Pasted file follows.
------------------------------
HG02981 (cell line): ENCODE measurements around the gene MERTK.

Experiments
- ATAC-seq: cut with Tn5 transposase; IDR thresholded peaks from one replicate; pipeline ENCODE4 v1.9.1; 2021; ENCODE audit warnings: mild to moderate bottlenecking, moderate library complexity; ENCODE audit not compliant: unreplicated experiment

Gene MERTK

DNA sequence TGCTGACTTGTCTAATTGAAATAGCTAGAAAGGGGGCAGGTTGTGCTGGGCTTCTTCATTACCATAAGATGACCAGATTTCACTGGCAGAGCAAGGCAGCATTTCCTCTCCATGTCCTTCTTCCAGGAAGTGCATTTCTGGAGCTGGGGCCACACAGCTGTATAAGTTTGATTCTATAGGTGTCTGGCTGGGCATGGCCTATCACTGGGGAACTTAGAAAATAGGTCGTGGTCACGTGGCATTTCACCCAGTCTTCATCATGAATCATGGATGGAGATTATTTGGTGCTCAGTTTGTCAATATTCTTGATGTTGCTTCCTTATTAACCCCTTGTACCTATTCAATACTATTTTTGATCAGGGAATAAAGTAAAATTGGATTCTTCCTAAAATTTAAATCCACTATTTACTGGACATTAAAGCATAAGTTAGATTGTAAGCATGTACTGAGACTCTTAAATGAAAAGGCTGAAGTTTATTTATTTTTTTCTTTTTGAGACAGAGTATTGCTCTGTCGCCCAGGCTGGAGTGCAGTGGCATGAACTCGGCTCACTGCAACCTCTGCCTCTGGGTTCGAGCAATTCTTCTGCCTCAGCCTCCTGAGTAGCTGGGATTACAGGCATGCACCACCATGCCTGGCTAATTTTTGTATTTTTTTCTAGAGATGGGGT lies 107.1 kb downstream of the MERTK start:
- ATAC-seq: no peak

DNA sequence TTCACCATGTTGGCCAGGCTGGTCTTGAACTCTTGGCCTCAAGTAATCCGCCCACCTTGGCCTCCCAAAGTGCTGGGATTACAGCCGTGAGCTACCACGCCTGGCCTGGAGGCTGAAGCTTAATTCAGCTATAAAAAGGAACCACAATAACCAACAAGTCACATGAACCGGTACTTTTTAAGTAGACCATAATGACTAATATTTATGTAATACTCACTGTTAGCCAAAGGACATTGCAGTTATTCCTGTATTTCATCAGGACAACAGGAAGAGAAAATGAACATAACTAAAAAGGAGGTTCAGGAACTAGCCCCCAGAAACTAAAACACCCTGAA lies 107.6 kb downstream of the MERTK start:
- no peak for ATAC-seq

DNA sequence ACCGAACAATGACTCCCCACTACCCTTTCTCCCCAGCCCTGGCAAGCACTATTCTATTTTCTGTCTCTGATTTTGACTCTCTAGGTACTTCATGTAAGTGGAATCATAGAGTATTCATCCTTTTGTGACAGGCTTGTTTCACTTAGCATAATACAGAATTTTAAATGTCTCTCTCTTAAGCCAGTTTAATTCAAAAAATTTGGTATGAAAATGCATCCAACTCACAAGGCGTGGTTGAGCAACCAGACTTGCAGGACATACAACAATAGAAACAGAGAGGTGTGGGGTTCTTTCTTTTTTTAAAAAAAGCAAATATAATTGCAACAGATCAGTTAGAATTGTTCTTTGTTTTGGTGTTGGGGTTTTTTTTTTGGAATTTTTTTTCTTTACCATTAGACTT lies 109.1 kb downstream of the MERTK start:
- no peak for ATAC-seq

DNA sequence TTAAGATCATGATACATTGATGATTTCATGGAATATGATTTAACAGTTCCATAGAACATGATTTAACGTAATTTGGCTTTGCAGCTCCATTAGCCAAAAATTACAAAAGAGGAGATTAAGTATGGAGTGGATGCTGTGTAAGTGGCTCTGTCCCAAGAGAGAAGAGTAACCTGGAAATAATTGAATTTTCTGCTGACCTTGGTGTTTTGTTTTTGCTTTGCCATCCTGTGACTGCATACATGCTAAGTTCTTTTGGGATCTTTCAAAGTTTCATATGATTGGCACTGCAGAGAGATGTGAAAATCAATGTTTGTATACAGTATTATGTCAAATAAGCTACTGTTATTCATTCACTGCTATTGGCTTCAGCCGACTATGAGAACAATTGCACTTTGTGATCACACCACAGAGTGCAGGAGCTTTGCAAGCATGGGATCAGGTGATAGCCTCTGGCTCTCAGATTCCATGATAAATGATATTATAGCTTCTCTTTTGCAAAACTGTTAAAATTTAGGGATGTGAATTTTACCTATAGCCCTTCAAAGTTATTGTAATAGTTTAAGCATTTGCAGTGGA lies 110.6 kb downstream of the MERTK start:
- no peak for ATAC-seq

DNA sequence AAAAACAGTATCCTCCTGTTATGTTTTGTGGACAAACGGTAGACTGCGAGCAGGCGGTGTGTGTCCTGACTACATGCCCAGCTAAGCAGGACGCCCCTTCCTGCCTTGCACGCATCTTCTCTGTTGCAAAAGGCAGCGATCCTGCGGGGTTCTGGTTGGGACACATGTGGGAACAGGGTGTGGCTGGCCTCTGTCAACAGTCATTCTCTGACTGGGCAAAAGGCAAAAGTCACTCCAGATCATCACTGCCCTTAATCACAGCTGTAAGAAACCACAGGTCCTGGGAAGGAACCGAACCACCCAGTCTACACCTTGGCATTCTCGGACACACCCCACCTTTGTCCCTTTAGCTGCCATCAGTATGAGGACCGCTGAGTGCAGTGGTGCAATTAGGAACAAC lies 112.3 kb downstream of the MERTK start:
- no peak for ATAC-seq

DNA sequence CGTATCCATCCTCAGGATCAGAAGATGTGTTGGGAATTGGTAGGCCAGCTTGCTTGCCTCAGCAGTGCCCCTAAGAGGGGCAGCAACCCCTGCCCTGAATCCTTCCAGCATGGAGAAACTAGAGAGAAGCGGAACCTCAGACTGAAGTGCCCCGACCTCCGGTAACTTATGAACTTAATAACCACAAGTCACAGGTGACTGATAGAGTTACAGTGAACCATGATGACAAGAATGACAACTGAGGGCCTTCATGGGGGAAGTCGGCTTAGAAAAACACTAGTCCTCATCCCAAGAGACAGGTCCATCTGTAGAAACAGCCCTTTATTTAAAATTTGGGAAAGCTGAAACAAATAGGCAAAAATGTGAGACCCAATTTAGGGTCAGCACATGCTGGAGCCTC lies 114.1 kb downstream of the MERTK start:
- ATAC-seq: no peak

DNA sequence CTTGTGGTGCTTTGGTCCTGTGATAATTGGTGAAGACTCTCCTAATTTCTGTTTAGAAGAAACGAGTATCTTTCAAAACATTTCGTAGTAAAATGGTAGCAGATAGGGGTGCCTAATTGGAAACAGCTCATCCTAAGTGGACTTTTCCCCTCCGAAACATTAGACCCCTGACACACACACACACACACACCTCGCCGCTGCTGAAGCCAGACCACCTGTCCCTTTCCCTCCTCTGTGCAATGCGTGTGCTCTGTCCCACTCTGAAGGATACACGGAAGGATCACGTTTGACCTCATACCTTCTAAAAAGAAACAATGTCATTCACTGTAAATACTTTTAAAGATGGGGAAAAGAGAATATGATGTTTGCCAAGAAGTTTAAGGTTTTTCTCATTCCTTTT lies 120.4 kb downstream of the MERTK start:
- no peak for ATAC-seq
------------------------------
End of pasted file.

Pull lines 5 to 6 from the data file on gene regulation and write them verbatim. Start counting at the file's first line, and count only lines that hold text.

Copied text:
DNA sequence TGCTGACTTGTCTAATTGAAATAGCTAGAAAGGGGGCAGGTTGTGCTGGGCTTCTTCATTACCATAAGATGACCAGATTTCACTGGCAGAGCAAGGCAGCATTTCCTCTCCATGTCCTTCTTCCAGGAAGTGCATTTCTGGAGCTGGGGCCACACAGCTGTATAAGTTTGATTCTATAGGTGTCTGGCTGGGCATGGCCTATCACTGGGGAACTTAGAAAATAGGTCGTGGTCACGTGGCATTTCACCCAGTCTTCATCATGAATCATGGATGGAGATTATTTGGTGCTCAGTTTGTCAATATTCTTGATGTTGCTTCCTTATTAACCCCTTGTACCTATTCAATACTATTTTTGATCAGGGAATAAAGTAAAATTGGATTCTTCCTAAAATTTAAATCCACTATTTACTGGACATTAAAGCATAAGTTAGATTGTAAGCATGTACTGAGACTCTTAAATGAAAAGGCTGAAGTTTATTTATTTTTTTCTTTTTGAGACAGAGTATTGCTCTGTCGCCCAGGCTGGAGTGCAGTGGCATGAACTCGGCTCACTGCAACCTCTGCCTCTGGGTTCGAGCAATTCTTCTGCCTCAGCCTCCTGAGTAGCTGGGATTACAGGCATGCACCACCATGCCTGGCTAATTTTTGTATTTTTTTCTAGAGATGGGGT lies 107.1 kb downstream of the MERTK start:
- ATAC-seq: no peak